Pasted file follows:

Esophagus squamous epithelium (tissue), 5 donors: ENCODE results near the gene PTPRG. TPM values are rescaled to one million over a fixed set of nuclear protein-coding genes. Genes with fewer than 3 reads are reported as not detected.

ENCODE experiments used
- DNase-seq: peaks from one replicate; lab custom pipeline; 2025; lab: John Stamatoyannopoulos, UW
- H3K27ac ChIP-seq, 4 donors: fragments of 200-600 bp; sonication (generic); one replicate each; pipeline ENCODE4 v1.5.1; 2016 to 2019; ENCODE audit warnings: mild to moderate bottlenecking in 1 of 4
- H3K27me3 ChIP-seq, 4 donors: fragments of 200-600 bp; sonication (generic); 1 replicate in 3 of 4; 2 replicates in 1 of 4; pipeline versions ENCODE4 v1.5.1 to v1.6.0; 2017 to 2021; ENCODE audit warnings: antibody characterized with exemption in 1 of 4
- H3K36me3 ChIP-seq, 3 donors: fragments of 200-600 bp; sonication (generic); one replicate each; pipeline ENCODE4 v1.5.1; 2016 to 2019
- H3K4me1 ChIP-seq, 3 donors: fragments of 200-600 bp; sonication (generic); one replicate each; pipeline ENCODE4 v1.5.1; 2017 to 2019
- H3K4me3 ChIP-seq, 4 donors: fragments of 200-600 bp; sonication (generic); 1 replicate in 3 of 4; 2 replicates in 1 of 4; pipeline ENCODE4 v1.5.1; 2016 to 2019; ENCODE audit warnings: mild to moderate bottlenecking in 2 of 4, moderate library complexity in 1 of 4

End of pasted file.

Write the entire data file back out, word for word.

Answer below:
Esophagus squamous epithelium (tissue), 5 donors: ENCODE results near the gene PTPRG. TPM values are rescaled to one million over a fixed set of nuclear protein-coding genes. Genes with fewer than 3 reads are reported as not detected.

ENCODE experiments used
- DNase-seq: peaks from one replicate; lab custom pipeline; 2025; lab: John Stamatoyannopoulos, UW
- H3K27ac ChIP-seq, 4 donors: fragments of 200-600 bp; sonication (generic); one replicate each; pipeline ENCODE4 v1.5.1; 2016 to 2019; ENCODE audit warnings: mild to moderate bottlenecking in 1 of 4
- H3K27me3 ChIP-seq, 4 donors: fragments of 200-600 bp; sonication (generic); 1 replicate in 3 of 4; 2 replicates in 1 of 4; pipeline versions ENCODE4 v1.5.1 to v1.6.0; 2017 to 2021; ENCODE audit warnings: antibody characterized with exemption in 1 of 4
- H3K36me3 ChIP-seq, 3 donors: fragments of 200-600 bp; sonication (generic); one replicate each; pipeline ENCODE4 v1.5.1; 2016 to 2019
- H3K4me1 ChIP-seq, 3 donors: fragments of 200-600 bp; sonication (generic); one replicate each; pipeline ENCODE4 v1.5.1; 2017 to 2019
- H3K4me3 ChIP-seq, 4 donors: fragments of 200-600 bp; sonication (generic); 1 replicate in 3 of 4; 2 replicates in 1 of 4; pipeline ENCODE4 v1.5.1; 2016 to 2019; ENCODE audit warnings: mild to moderate bottlenecking in 2 of 4, moderate library complexity in 1 of 4